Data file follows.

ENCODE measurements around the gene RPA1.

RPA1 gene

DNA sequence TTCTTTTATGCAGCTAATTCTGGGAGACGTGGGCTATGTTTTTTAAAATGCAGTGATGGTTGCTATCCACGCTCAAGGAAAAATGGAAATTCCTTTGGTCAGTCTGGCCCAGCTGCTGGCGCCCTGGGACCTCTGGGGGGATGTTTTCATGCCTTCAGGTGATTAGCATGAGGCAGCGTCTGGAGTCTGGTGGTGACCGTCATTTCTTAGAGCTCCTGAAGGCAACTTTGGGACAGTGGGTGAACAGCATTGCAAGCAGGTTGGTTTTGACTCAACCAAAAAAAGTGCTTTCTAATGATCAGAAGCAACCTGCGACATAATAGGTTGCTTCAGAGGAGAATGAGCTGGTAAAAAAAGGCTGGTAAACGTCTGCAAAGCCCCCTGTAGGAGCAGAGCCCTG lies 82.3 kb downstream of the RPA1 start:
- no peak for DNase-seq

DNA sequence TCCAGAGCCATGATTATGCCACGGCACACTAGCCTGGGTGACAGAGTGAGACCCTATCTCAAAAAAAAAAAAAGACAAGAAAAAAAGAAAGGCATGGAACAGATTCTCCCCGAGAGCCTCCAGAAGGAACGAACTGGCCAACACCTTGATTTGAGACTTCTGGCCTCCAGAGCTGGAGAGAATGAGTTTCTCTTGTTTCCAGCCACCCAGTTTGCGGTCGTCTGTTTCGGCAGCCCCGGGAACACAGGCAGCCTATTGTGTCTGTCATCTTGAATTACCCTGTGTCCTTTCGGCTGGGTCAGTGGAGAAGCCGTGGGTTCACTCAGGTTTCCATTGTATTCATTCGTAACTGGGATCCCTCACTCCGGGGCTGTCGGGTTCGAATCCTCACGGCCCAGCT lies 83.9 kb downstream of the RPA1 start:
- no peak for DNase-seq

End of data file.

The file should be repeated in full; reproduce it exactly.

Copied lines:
ENCODE measurements around the gene RPA1.

RPA1 gene

DNA sequence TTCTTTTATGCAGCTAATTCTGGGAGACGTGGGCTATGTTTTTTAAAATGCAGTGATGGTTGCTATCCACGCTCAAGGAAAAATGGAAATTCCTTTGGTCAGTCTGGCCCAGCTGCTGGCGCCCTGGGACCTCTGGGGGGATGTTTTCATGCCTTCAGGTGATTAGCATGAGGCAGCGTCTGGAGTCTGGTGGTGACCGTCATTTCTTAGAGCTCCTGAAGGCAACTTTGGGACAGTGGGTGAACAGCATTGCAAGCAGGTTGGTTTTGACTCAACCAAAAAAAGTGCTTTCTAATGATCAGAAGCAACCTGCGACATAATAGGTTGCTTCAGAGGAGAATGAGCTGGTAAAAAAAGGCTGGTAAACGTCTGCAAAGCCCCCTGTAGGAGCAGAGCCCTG lies 82.3 kb downstream of the RPA1 start:
- no peak for DNase-seq

DNA sequence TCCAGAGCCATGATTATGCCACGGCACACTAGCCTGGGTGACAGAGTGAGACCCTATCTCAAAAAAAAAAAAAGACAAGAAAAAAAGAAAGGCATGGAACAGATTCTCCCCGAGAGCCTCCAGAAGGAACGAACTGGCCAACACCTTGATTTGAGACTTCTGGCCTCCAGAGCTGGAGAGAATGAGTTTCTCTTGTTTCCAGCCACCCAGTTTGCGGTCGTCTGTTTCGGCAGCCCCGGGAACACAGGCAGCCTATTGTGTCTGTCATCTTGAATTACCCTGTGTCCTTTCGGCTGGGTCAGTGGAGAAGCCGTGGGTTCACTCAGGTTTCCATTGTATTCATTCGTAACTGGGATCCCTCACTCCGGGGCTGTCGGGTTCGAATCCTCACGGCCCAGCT lies 83.9 kb downstream of the RPA1 start:
- no peak for DNase-seq